The Chronicle blesses Fleet Week.
As I write this missive, one or more Navy jets are thundering around and through my neighborhood, at the western foot of San Francisco’s Russian Hill.
I’m irritated. And I’m one of the lucky ones, compared to anyone who’s seen and heard war planes from the business end.
The F-18 Hornet the Blue Angels fly is used to drop bombs and fire rockets at targets in densely populated urban areas in Iraq, killing resistance fighters and nearby civilians alike -- something neither the Chronicle nor the TV reporters mentioned.
Reading the San Francisco Chronicle and watching some of the TV newscasts, you’d think that Fleet Week, with its aerial show of the Blue Angels and other daredevil pilots, was the best thing to happen here since the 49ers’ last Super Bowl victory or Barry Bonds reaching the 700-homer plateau.
"The Blue Angels roared into San Francisco on Wednesday in advance of this weekend’s annual Fleet Week air show, where planes of all kinds will flip, fly upside down and spin to the delight of more than a million spectators," reporter Henry K. Lee wrote in the Chronicle’s Thursday, Oct. 6, edition. "The U.S. Navy’s precision flying team … is a perennial crowd pleaser, Fleet Week organizers say."
If Lee’s story, as he originally wrote it, included any comments from naysayers, you didn’t see them in the Chronicle’s print edition.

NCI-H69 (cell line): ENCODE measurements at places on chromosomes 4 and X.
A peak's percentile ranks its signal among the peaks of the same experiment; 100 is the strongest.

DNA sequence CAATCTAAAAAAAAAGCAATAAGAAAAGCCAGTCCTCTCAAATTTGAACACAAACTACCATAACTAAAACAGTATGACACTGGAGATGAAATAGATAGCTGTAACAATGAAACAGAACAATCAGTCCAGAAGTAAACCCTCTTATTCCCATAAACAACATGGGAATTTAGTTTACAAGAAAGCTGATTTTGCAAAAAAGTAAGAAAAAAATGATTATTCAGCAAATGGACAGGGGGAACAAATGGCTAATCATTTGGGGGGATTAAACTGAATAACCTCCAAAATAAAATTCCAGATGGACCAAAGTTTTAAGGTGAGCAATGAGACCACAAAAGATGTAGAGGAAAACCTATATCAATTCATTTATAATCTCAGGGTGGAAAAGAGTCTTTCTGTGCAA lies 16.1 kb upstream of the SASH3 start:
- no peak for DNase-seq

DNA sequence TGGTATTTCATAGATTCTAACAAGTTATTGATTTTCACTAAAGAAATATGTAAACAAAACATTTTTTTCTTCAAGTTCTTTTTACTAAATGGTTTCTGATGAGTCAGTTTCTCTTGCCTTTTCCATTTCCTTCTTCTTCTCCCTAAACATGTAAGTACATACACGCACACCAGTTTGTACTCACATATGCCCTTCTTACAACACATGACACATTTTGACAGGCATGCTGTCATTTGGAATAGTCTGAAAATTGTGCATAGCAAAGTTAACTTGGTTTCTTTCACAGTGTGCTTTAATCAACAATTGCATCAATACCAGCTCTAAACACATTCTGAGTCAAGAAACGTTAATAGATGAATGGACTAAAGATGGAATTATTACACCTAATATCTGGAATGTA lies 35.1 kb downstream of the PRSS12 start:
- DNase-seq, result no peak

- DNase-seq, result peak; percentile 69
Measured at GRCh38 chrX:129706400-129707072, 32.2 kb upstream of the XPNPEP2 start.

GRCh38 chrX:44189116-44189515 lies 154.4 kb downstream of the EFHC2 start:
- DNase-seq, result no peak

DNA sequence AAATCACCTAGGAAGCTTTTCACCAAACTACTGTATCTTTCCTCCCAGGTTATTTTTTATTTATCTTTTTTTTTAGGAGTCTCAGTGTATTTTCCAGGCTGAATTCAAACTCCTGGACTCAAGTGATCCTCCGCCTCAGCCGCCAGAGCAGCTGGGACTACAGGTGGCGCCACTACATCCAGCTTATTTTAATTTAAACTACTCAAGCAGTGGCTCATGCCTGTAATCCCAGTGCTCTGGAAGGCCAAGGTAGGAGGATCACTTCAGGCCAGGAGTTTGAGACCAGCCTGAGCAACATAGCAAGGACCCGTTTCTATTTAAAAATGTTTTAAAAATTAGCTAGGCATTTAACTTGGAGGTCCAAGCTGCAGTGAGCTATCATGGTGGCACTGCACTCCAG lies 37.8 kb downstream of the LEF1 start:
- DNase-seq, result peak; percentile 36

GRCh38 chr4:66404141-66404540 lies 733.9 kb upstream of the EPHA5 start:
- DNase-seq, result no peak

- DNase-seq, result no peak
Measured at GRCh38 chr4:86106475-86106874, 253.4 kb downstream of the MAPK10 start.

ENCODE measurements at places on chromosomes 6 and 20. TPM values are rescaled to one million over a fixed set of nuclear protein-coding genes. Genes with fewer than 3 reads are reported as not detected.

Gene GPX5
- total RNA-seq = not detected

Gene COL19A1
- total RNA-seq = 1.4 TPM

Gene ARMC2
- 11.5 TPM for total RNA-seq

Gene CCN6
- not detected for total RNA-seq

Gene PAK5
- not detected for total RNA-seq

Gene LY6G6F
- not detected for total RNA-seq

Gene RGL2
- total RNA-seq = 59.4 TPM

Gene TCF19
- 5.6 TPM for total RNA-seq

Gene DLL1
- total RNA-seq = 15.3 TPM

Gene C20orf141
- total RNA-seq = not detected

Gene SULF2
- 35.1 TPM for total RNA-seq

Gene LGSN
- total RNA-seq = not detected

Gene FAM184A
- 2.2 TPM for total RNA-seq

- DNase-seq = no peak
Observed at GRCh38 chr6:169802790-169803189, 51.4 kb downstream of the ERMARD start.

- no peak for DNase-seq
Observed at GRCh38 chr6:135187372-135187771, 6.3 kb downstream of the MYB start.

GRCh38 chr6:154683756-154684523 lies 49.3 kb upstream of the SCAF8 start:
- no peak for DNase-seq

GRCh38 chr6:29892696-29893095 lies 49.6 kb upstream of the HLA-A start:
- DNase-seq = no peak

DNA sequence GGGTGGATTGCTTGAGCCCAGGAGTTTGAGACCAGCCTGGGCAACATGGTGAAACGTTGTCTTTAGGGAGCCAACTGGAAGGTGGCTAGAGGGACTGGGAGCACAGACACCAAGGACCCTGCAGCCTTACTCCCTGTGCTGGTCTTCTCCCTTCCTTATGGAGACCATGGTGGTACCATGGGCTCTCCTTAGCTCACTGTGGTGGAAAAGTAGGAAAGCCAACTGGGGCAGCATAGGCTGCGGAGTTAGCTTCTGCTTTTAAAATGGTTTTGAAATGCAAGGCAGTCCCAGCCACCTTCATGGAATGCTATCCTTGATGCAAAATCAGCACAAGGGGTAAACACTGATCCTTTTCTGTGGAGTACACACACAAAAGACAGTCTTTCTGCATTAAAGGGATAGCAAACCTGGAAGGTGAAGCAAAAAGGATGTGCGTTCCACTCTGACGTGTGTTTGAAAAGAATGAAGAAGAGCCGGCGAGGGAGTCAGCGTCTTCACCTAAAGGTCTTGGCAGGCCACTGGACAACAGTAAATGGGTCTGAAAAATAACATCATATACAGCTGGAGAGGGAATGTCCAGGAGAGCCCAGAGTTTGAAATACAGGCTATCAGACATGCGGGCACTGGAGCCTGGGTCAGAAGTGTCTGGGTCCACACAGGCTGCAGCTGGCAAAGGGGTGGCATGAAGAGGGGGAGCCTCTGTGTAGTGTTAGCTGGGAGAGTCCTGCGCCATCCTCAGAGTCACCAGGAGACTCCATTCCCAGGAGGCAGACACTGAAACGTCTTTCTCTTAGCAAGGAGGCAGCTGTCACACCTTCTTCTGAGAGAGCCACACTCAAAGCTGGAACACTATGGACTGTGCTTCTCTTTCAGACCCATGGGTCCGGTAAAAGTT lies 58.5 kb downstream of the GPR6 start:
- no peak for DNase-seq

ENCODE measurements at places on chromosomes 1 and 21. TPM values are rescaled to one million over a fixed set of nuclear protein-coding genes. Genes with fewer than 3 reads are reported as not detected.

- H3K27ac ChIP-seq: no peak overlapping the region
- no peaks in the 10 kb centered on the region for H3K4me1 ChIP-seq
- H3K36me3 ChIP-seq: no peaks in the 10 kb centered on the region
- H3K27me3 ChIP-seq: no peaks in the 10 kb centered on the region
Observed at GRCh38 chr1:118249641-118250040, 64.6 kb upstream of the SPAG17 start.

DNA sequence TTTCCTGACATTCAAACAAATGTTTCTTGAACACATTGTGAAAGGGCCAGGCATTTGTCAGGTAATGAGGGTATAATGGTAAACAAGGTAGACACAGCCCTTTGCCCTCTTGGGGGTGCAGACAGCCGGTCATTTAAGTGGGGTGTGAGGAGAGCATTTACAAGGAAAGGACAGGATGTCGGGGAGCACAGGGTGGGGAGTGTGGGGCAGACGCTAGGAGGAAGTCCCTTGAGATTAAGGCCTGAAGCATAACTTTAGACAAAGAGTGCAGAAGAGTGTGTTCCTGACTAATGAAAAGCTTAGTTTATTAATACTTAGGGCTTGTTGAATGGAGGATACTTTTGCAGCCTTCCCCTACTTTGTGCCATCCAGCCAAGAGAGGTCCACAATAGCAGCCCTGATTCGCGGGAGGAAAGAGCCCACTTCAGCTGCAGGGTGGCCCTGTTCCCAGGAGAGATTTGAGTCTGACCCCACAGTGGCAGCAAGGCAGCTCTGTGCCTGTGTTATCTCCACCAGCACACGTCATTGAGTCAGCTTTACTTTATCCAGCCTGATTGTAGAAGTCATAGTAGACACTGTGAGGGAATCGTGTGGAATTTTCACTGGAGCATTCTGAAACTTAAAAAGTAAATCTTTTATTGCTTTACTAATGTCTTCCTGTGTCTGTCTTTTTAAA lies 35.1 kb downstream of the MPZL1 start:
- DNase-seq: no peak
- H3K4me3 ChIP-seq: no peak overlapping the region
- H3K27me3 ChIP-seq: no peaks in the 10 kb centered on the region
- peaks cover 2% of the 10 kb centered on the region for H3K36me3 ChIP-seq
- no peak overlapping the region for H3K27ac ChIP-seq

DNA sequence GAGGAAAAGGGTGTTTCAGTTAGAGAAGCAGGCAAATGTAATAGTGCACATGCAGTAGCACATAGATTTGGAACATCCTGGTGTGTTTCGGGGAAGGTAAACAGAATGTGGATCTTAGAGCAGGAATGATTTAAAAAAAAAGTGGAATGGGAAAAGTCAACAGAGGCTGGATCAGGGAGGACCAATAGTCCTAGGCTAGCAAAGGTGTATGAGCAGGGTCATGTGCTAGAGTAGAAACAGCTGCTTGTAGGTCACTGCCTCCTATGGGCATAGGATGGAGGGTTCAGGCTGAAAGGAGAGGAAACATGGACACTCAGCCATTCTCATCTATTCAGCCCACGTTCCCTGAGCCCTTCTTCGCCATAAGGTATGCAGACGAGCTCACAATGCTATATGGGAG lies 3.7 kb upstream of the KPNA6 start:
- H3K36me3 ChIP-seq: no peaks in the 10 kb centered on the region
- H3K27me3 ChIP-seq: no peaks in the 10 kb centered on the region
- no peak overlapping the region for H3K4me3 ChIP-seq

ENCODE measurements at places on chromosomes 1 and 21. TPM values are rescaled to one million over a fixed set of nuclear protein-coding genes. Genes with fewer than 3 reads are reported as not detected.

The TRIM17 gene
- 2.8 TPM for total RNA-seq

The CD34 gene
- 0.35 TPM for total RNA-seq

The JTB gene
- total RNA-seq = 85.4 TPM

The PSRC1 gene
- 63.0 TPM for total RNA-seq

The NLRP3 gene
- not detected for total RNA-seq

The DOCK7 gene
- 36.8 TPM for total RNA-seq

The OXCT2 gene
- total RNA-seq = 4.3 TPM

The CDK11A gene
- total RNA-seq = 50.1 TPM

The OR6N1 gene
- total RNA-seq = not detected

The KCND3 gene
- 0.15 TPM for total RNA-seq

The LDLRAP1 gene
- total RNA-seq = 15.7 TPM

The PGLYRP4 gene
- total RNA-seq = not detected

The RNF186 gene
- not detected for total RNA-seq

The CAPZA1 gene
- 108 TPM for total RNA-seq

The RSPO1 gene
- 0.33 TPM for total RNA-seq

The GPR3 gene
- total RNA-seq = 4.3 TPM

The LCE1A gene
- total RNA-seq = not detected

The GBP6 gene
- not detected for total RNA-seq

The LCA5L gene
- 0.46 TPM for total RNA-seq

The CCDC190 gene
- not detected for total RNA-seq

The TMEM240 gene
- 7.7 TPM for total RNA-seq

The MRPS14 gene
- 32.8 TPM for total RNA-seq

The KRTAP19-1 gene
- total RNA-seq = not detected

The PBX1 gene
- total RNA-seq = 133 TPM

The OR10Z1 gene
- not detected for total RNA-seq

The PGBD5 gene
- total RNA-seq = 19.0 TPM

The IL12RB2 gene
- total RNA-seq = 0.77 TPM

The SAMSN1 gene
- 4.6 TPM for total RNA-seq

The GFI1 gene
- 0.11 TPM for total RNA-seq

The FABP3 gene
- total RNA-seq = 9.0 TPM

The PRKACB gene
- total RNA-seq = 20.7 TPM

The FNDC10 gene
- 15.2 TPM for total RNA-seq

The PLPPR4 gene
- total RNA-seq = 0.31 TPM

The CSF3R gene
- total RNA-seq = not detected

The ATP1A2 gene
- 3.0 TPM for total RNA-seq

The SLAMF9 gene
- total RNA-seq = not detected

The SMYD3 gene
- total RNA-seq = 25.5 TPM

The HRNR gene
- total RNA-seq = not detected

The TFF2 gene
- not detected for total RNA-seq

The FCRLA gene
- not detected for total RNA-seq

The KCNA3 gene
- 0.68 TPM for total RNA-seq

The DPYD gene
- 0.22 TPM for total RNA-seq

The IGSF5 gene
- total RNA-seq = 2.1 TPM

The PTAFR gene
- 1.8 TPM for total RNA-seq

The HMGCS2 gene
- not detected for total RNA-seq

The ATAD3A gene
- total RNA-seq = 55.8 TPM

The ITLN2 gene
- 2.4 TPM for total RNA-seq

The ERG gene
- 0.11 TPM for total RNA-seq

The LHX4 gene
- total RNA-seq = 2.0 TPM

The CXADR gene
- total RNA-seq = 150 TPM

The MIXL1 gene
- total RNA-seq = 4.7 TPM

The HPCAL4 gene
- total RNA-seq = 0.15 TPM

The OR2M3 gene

As it appeared therein, the story didn’t point out that the roar of jets so close to ground level terrifies people, especially children, who are from war-torn countries -- Iraq, for instance.
Nor did it discuss the amount of fuel wasted, particularly during a period of apparent shortage, or the cost in tax dollars at a time that the federal budget deficit and the national debt are rocketing.
Nor did it examine the environmental consequences of the jet-engine exhaust or the excessive noise.
Nor did it mention the enormous risks inherent in the aerial stunts.
The next day’s Chronicle was only slightly better. Lee and fellow reporter/columnist Steve Rubenstein managed to find some critics, but their remarks appeared well down in the story, which ran under the headline "Angels we can hear on high/Navy’s magicians of the air swoop and dive above the city."
And the story also carried plenty of verbal applause for the Blue Angels and Fleet Week.
Moreover, it ran on an inside page of the Bay Area section, while roughly a third of the newspaper’s front page was taken up by a color photo of the Blue Angels’ F/A-18 Hornet fighter jets streaking in tight formation just inside the Golden Gate, with the cross-topped spires of St. Peter and Paul’s Church, in North Beach, in the foreground.
How’s that for symbolism?
"What irony of framing these warplanes with the spires of a Christian church while framing Islam as a religion that condones terror," a fellow journalist said to me. "I suspect [that] were an Arab newspaper to celebrate a parade of car bombs, we would consider it biased as well as barbaric."
Indeed! Shilling, regardless of the cause or entity at issue, is ill placed on the news pages.
Richard Knee is a San Francisco-based freelance journalist and a member of the GradetheNews.org Community Advisory Board.